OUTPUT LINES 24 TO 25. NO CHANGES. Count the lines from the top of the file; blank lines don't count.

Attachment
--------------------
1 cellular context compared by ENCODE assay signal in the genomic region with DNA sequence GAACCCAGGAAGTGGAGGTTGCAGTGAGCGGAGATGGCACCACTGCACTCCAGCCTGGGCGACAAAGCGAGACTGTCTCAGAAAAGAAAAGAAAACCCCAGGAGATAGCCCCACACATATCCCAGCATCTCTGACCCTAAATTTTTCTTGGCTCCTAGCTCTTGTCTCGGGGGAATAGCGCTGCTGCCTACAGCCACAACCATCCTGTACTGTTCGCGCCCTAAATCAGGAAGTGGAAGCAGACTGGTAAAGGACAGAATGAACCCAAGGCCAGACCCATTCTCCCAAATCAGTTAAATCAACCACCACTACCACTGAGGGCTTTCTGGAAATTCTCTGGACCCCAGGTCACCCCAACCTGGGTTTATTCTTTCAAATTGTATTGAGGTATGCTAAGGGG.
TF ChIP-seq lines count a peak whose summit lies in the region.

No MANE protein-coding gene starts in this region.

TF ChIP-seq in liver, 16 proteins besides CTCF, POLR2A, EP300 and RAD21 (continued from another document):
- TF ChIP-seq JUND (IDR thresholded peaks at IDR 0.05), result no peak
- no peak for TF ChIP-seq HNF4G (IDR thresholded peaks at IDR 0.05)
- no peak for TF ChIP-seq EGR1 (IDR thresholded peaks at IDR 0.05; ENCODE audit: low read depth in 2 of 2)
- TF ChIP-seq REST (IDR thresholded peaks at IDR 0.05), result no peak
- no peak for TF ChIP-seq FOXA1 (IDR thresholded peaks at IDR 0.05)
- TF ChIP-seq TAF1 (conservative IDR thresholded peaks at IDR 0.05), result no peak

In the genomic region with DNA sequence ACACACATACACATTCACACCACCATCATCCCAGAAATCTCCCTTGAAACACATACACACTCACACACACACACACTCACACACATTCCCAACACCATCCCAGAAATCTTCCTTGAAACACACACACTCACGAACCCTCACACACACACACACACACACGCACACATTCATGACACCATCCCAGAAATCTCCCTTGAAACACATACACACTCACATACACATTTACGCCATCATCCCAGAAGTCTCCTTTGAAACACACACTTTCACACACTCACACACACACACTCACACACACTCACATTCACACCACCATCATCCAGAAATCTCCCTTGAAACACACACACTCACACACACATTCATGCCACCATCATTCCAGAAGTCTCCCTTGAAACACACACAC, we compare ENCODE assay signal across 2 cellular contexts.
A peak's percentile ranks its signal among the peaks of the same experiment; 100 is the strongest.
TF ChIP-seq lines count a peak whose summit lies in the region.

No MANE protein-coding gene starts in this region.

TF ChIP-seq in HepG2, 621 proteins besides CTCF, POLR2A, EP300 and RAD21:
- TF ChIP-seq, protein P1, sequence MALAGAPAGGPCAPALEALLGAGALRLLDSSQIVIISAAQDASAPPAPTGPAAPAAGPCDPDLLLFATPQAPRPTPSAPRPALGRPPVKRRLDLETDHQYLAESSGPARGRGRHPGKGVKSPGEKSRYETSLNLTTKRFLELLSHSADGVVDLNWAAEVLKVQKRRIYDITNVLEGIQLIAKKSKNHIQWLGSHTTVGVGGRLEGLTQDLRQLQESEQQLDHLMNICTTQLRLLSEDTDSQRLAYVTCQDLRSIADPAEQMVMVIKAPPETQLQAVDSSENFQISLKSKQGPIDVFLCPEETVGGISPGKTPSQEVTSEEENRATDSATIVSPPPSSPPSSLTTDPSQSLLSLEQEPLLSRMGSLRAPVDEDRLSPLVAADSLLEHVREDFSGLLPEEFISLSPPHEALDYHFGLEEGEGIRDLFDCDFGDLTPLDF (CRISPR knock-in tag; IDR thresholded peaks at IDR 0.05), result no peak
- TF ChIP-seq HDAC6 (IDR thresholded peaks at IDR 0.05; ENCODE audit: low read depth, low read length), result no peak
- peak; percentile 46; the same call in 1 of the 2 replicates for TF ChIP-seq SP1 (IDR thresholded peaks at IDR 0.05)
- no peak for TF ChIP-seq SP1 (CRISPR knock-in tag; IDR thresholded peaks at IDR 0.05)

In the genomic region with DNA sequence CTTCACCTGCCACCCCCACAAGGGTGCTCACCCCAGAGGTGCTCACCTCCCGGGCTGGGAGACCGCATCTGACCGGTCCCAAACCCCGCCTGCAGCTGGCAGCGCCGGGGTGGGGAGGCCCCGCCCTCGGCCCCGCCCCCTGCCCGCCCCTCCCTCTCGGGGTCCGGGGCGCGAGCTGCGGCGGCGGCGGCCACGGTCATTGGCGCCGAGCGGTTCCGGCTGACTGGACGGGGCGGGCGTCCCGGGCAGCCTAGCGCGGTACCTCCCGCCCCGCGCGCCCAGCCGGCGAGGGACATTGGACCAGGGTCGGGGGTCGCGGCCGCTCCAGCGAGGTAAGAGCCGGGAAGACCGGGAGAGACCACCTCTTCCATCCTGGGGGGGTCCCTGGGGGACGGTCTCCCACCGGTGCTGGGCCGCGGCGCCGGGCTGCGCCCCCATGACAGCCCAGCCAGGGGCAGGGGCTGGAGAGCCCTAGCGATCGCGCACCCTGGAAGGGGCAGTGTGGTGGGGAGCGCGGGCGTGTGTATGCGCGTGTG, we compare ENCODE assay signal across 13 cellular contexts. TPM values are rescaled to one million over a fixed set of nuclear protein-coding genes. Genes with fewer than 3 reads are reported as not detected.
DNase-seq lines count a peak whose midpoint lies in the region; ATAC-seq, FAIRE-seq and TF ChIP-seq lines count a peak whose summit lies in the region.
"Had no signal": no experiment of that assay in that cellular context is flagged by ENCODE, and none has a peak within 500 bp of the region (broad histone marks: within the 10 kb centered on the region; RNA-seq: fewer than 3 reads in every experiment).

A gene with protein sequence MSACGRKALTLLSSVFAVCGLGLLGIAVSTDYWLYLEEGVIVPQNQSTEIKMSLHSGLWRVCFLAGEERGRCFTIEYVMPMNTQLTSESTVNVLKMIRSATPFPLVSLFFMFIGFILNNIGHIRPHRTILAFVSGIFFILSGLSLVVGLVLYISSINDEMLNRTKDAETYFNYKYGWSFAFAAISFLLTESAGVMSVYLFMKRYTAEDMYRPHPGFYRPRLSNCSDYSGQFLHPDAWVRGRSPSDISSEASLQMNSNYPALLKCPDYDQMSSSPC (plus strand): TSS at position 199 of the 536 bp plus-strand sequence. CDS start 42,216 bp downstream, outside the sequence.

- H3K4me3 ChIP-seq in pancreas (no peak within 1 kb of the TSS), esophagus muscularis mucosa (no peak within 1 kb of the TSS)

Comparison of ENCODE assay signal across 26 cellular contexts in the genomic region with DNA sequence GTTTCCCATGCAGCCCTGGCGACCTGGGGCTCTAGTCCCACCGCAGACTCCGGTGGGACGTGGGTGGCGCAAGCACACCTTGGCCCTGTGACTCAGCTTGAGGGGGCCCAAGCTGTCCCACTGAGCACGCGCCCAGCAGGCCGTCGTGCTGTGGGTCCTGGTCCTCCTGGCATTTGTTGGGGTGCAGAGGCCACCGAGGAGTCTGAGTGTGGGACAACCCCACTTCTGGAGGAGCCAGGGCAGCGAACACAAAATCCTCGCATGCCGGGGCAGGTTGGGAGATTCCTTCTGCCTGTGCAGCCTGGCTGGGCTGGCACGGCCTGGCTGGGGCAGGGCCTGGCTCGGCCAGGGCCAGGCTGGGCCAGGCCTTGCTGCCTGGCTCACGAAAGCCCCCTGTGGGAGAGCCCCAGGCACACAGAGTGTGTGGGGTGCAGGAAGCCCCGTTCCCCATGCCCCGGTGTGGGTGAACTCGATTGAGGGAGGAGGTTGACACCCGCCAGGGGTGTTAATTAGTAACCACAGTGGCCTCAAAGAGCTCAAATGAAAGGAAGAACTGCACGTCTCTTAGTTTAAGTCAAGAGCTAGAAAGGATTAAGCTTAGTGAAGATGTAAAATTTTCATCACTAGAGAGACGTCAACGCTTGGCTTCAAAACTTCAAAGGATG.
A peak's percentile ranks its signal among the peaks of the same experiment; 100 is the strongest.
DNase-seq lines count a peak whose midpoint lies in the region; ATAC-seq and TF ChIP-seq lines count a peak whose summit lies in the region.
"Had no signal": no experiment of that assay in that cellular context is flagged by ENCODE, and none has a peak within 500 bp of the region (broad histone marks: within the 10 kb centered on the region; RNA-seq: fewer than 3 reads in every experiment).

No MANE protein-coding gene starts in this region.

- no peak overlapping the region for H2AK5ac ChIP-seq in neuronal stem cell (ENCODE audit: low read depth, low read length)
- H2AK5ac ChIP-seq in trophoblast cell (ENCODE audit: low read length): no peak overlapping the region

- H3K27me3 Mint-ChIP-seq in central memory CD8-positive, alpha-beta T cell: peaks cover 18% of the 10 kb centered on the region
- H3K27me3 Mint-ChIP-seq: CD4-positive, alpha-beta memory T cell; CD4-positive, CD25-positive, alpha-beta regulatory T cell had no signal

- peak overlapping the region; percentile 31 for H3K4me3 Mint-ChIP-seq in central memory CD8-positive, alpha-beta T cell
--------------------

- H3K4me3 ChIP-seq in pancreas (no peak within 1 kb of the TSS), esophagus muscularis mucosa (no peak within 1 kb of the TSS)

Comparison of ENCODE assay signal across 26 cellular contexts in the genomic region with DNA sequence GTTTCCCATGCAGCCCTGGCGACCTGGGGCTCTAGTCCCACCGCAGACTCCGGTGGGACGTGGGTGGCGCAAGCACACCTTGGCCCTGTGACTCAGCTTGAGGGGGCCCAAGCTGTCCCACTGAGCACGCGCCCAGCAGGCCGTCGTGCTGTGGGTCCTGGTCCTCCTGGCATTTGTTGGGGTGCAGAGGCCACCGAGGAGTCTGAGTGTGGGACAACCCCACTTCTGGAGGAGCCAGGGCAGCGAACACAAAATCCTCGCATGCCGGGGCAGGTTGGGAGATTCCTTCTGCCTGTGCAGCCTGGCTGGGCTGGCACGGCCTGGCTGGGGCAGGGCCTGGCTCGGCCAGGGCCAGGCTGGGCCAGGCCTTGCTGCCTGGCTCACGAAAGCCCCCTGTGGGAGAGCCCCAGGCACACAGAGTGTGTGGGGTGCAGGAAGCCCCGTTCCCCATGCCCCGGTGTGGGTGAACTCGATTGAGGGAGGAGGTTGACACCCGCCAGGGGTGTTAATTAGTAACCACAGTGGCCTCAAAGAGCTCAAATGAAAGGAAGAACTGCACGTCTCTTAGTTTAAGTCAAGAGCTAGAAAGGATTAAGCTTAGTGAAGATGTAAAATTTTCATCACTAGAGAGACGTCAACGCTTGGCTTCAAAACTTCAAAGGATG.